Patrick Brown resigns as PC leader amid sexual misconduct allegations
Hours after a tearful press conference where he denied the allegations, Brown released a statement saying he could not continue as party leader with an election a little more than four months away.
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Hours after tearfully vowing to fight “false” allegations of sexual impropriety against him, Progressive Conservative Leader Patrick Brown has resigned.
In a statement early Thursday, Brown said he could not continue as party leader with an election a little more than four months away.
“After consulting with caucus, friends and family I have decided to step down as leader of the Ontario PC Party. I will remain on as a MPP while I definitively clear my name from these false allegations,” he said at 1:25 a.m.
“I’m confident the president of our party and caucus will convene an expedited process to elect my successor who I look forward to working with.”
In a separate statement, Deputy PC Leaders Sylvia Jones and Steve Clark said caucus members agreed Brown had to go.
“We unanimously agree that Mr. Brown cannot continue serving as the leader. Mr. Brown is entitled to a legal defense and due process, but he cannot lead us into an election as a result of these allegations,” they said.
“Our caucus will immediately consult with party officials and members on best way to move forward . . .”
In a dramatic, hastily called news conference held 15 minutes before CTV News broke the news of teenagers’ encounters with Brown, the ashen-faced leader insisted he did nothing wrong.
“A couple of hours ago, I learned of troubling allegations about my conduct and character,” the Tory chief said in quavering voice prior to the 10 p.m. Wednesday broadcast.
“These allegations are false. Every one of them. I will defend myself as hard as I can with any means at my disposal. In short, I reject these accusations in the strongest possible terms.” said Brown.
“I can’t speculate on the motive of my accusers, I can only say they what they are saying is categorically untrue.
“I know that the court of public opinion moves fast. I have instructed my attorneys to ensure that these allegations are addressed where they should be: in a court of law.”
Noting his two sisters are his “best friends,” Brown stressed “it’s never okay for anyone to feel they have been a victim of sexual harassment or feel threatened in any way.”
With an election on June 7, Brown’s chief of staff, Alykhan Velshi, his campaign manager, Andrew Boddington, his advertising guru, Dan Robertson, and his press secretary Nicholas Bergamini resigned en masse.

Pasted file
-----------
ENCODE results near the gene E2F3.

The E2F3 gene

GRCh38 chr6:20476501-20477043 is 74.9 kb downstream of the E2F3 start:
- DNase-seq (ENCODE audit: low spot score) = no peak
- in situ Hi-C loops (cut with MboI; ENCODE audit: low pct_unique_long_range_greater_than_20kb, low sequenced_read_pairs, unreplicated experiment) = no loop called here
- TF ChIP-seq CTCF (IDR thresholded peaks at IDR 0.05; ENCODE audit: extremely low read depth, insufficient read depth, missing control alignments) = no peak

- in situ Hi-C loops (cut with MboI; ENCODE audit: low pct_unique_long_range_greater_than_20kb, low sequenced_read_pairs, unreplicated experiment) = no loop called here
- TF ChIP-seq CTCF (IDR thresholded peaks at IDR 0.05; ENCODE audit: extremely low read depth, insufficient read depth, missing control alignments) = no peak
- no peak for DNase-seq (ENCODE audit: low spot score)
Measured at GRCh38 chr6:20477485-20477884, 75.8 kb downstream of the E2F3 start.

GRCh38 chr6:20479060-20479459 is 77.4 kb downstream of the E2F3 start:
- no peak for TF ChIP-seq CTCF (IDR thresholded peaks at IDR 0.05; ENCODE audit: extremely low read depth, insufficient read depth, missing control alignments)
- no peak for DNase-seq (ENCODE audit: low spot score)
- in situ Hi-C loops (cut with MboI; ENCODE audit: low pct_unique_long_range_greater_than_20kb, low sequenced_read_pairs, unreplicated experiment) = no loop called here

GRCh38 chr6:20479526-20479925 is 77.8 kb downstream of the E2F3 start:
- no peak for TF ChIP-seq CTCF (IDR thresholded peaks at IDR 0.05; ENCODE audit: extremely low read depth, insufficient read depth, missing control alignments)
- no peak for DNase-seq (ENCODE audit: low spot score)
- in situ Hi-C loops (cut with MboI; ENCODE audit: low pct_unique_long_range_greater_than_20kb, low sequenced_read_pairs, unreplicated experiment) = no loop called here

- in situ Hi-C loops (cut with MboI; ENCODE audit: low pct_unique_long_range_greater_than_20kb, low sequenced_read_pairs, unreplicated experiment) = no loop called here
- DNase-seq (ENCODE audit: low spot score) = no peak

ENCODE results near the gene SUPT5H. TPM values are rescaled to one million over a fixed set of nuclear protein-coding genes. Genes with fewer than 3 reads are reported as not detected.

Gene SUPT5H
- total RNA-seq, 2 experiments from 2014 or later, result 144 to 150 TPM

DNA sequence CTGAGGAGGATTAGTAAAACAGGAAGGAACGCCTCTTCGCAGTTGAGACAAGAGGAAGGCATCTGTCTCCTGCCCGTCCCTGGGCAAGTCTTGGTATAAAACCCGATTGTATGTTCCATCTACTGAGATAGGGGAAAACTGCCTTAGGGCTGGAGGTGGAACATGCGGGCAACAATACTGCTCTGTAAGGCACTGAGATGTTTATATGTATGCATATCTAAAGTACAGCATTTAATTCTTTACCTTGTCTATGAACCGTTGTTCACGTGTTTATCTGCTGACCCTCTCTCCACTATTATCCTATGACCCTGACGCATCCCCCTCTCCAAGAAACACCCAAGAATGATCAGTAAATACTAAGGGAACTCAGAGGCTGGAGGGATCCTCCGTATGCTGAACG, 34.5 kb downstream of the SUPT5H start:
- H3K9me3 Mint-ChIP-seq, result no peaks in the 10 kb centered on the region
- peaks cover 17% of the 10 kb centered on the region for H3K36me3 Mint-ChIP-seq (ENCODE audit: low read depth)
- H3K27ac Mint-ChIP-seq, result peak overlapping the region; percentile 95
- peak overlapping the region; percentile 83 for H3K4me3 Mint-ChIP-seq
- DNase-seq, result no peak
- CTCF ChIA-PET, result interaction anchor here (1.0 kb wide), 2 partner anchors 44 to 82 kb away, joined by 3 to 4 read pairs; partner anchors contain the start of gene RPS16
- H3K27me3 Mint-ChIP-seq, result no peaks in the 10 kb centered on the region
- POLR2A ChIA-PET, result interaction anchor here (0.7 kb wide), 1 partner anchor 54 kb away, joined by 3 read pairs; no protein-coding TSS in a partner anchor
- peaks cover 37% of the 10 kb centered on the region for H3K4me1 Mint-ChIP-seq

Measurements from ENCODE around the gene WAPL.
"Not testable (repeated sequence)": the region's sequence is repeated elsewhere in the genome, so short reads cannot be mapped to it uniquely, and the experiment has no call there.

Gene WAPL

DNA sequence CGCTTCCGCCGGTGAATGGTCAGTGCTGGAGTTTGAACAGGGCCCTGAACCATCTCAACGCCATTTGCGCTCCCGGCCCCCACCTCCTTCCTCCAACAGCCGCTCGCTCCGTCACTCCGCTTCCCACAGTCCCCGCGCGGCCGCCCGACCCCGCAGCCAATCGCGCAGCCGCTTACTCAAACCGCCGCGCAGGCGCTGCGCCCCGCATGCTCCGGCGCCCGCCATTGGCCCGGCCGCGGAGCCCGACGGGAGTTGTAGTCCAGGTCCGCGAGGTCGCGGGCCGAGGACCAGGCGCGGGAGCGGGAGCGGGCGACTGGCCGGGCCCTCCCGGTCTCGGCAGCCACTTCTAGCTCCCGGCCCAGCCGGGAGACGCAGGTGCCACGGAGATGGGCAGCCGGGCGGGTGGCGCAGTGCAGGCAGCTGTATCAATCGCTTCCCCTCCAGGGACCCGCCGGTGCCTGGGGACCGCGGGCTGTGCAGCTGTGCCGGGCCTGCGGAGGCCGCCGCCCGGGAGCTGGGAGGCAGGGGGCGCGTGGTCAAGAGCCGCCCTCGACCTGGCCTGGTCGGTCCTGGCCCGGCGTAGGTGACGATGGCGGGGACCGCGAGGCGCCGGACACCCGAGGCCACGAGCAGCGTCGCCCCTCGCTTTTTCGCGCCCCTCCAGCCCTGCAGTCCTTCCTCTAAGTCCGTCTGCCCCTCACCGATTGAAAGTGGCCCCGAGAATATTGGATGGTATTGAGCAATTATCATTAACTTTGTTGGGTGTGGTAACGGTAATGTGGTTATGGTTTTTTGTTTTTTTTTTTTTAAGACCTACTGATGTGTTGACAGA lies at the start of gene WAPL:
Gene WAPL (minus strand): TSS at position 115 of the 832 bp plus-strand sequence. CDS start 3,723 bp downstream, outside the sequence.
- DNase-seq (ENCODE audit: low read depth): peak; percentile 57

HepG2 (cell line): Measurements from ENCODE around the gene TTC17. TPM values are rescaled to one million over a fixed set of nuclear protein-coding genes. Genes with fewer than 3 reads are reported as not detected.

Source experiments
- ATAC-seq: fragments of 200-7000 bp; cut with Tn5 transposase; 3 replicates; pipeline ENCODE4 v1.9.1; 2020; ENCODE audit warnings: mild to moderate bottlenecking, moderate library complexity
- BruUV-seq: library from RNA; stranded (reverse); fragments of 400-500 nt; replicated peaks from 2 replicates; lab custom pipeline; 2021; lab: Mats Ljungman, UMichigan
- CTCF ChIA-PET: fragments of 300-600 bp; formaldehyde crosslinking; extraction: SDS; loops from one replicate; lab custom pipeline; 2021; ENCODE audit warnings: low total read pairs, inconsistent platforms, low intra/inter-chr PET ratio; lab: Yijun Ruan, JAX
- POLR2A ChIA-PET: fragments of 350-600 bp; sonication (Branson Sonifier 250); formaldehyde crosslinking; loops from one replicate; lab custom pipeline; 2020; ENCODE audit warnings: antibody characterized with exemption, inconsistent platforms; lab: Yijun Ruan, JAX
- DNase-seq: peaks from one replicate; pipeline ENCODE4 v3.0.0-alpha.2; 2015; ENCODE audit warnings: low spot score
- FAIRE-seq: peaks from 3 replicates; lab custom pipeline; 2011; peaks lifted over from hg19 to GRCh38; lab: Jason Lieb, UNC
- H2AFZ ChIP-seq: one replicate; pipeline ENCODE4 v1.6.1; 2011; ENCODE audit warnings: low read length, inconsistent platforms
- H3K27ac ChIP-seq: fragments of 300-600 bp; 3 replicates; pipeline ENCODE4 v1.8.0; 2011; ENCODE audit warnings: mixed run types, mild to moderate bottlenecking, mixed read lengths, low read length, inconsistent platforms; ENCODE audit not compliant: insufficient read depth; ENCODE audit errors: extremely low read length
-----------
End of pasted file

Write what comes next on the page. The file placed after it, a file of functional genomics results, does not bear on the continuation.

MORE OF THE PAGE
The four key players — all well-regarded in political circles — urged the leader to quit.
“After speaking with him, our advice was that he should resign as PC Party leader,” said Velshi, Boddington and Robertson in a joint statement.
“He did not accept that advice. We have therefore resigned our positions,” they said.
On Twitter, Bergamini echoed that view.
“This evening I learned of allegations against Patrick Brown. As a result, it is in the best interest of the PC Party that he step down immediately,” the press secretary said.
“As he has chosen to follow a different route, I am resigning as the PC Party press secretary.”
Brown, a teetotalling 39-year-old bachelor, has been leader of the PC party since May 2015.
He has made a point of expanding the appeal of the party to cultural communities and has recruited more female and visible minority candidates than the Tories have ever fielded.
On his watch the Conservatives have raised millions of dollars and attracted 200,000 members.
With public opinion polls suggesting he could topple Premier Kathleen Wynne’s Liberals in less than five months, Brown is also the face of his party.
A picture of him adorns the cover of the Tory platform, the People’s Guarantee.
In a statement, Wynne said “it’s a difficult and brave thing to do to come forward in the way these young women have done.”
“My government and I have been clear on the issue of sexual harassment and assault. In fact our policy and our ad were called ‘It’s Never Okay,’” she said.
NDP Leader Andrea Horwath went further late Wednesday, saying that Brown has to step down.
“My thoughts are with the brave young women who have spoken out to describe horrible, degrading and unsafe experiences they say happened at the hands of Patrick Brown,” said Horwath.
“I’m disgusted and disturbed by these sexual misconduct allegations,” she said.
“Patrick Brown must resign, immediately. He deserves his day in court, but no person can lead a political party in this province with allegations like these hanging over his head.”
Federal Conservative Leader Andrew Scheer said “sexual misconduct, and sexual harassment have no place in Canadian society, especially within our political system.”
“I understand how difficult it can be for women to come forward under these circumstances,” said Scheer.
“The allegations against the leader of the Ontario Progressive Conservatives are extremely serious and should be investigated fully.”
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